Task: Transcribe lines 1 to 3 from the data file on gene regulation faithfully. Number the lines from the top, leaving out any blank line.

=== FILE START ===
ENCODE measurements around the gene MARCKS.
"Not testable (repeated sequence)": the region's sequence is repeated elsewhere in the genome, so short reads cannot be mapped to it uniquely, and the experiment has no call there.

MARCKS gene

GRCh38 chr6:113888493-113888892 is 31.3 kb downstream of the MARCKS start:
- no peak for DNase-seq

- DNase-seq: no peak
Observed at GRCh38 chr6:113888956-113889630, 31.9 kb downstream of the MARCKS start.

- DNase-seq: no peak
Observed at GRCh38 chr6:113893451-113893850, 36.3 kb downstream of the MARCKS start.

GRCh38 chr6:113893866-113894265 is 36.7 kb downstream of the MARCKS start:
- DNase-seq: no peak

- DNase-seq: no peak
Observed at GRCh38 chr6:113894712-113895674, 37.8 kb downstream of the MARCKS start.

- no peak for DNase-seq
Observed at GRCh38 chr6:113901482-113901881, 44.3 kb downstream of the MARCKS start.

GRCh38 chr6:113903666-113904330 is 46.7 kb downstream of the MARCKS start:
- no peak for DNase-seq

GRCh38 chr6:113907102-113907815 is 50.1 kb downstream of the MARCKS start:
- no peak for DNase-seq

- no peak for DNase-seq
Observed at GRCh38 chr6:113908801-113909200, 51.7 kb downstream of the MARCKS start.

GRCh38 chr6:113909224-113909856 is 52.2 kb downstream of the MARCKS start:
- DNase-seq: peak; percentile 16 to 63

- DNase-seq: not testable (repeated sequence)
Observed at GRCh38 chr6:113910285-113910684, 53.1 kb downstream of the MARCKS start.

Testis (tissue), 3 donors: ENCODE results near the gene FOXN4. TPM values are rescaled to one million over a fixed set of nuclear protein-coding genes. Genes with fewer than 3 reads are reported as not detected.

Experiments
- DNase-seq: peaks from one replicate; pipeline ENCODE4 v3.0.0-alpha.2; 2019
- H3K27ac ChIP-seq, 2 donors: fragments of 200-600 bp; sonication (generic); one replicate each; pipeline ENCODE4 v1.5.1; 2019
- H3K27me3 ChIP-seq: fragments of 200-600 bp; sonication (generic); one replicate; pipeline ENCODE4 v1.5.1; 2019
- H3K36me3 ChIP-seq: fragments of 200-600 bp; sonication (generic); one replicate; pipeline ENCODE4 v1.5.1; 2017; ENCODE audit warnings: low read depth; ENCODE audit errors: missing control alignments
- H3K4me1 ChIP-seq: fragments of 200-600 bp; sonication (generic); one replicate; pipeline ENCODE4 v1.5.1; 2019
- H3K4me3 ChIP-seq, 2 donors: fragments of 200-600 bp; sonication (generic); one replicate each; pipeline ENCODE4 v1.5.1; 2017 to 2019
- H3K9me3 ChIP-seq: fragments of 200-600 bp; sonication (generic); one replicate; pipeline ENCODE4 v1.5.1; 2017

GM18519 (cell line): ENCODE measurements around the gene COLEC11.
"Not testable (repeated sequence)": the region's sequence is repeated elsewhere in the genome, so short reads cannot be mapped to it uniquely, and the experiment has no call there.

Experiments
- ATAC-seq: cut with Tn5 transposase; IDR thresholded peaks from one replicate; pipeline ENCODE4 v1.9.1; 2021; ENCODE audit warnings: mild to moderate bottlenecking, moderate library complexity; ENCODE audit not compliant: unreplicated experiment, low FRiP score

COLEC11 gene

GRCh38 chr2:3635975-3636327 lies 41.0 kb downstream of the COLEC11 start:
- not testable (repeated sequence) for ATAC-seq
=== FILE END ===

ENCODE measurements around the gene MARCKS.
"Not testable (repeated sequence)": the region's sequence is repeated elsewhere in the genome, so short reads cannot be mapped to it uniquely, and the experiment has no call there.

MARCKS gene